Return to what everyone was taught in elementary school science. How a lightning rod works. Lightning (the typical surge) seeks earth ground. Finds a conductive and destructive path to earth via a church steeple. Yes, wood is electrically conductive. Now, numbers not taught then. Wood is not very conductive. So 20,000 amps creates a high voltage. From high school science: 20,000 amps times a high voltage is high energy. Church steeple destroyed.

    Back to elementary school science: Franklin earthed lightning rods. Do lightning rods do protection? Of course not. A lightning rod is useless without its 'short as possible' connection to a best earth ground. To what harmlessly absorbs energy. Now 20,000 amps creates a near zero voltage. 20,000 amps times a near zero voltage is near zero energy. No church steeple damage.

    A lightning rod works when a surge connects harmlessly to earth. A ''whole house' protector does same. DonL's protectors are like the wooden church steeple. A poor connection to earth (creates a high voltage). Informed homeowners install a 'whole house' protector with a conductive (ie 'less than 10 foot') connection to earth. Then have near zero voltage. No damage even to the protector (or to gas discharge tubes). A low impedance (conductive) connection to earth means even protectors do not fail.

    Grossly undersized protectors fail on surges too tiny to overwhelm superior protection inside appliances. This gets the naïve to recommend them. Sometimes a protector does not disconnect fast enough. Then a house fire can result. Another problem when a surge is permitted inside the building.

    Those, who learned science, were hired to undo a mess created by naive radio station personal. The naive foolishly thought grounds were causing problems. Probably due to NEC knowledge rather than how electricity works. A case study explains a solution by fixing the compromised earthing system. At no time did they waste money on protectors adjacent to electronics:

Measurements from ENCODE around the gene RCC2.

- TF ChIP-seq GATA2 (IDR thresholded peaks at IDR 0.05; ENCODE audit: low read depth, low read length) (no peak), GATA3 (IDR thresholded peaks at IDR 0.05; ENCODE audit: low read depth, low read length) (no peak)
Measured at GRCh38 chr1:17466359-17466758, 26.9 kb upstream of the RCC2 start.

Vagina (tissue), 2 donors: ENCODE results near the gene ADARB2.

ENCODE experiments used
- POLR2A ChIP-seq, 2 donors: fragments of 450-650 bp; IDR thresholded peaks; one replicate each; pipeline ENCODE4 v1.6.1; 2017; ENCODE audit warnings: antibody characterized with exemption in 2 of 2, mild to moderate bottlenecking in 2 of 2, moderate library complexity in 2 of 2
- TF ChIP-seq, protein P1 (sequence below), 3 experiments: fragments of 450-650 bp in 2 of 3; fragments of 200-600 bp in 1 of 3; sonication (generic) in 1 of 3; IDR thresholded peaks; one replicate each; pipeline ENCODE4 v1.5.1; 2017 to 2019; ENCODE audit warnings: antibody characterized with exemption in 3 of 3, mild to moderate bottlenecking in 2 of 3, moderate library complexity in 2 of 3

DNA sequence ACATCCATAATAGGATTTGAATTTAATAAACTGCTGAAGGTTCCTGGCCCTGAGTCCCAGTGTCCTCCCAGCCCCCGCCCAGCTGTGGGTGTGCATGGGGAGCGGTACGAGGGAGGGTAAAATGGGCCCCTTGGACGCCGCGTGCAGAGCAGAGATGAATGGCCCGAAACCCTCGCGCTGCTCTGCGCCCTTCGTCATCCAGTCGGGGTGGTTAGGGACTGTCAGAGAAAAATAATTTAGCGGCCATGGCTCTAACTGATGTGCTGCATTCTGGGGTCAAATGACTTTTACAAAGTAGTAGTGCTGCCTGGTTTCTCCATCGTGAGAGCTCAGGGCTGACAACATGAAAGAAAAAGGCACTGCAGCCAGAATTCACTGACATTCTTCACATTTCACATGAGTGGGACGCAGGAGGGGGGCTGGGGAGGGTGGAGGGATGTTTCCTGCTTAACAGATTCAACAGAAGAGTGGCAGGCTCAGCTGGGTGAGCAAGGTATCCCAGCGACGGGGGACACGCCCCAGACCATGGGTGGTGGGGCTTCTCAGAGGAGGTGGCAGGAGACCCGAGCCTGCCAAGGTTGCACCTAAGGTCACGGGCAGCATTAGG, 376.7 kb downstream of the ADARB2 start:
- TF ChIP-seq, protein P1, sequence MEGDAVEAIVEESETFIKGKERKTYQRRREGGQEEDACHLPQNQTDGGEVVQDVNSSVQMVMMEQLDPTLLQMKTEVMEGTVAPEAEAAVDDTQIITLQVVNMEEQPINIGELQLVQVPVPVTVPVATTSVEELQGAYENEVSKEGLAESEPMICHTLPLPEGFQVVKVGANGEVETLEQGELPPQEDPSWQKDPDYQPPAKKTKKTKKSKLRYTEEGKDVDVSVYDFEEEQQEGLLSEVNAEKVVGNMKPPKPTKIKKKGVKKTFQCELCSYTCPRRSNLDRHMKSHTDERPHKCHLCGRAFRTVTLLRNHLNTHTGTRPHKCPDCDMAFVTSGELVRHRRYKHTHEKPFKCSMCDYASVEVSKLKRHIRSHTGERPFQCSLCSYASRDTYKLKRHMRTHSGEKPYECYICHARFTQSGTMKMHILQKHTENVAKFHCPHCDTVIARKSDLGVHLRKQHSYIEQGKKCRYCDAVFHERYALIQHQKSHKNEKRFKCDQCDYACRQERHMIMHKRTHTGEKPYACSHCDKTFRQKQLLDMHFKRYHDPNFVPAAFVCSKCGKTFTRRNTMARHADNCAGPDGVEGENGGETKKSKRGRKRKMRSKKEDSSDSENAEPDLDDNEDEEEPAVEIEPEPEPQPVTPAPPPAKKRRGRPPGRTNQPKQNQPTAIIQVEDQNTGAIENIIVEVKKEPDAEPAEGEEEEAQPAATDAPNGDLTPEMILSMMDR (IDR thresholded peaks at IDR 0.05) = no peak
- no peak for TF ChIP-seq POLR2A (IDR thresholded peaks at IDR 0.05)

http://www.copper.org/applications/e.../nebraska.html

    Bottom line - a protector is a connection to earth or it is "useless". A point made constantly because so many will have difficulty unlearning myths and propaganda promoted by advertising and hearsay.

    Step one: did the advertising provide any numbers? If not, it was probably a lie. Step two: did advertising discuss where energy dissipates? If not, again a sales myth. No low impedance connection to earth means no effective protection. A protector is only as effective as its earth ground.
    wwhere are you westom? your location shows nja; is that India?
    I am definitely not a pro plumber, but I am a pro crastinator

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    Electrical Contractor/Instructor jwelectric's Avatar
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    He is misquoting some of the publications of Martin Conroy of Computer Power and Consulting Corporation, Omaha, Nebraska.

    Everything he is talking about has to do with the prevention of lightning damage to transmitting towers such as for radio and TV. Some of what he is saying is true for these installations but his theory of current flow has many flaws. He is also mistaken about built-in surge protection in our appliances.

    In his last post he made an attempt at destroying anything published in the NEC yet addresses surge protection that would be under the rules of the NEC. I suppose he hasn’t done any research on the authors of the NEC or he would know that most of them can decorate their wall just as well as Mr. Conroy and some even better.

    Based solely on the content of his post in this thread it is obvious that he is self-taught over the internet and is totally confused on the subject matter.

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    Retired Defense Industry Engineer jadnashua's Avatar
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    FWIW, most devices I've looked at have rudimentary, if any, surge suppression built into them. Some things have a noise filter, but that's not the same thing. Most apply the power directly to either a transformer or a rectifier. Yes, there will be some filtering required on most things electronic, as the ripple from a ps otherwise would be too large to allow it to either function or if it did, function very well. Very few devices I've looked at (and I admit I'm not a specialist in this area) have any incoming voltage clamping (usually MOV's) or other devices (spark gaps) to contain any out of tolerance inputs. Their output of internal ps may be quite robust, but that assumes the input power is within range.
    Jim DeBruycker
    Important note - I'm not a pro
    Retired Defense Industry Engineer; Schluter 2.5-day Workshop Completed 2013, 2014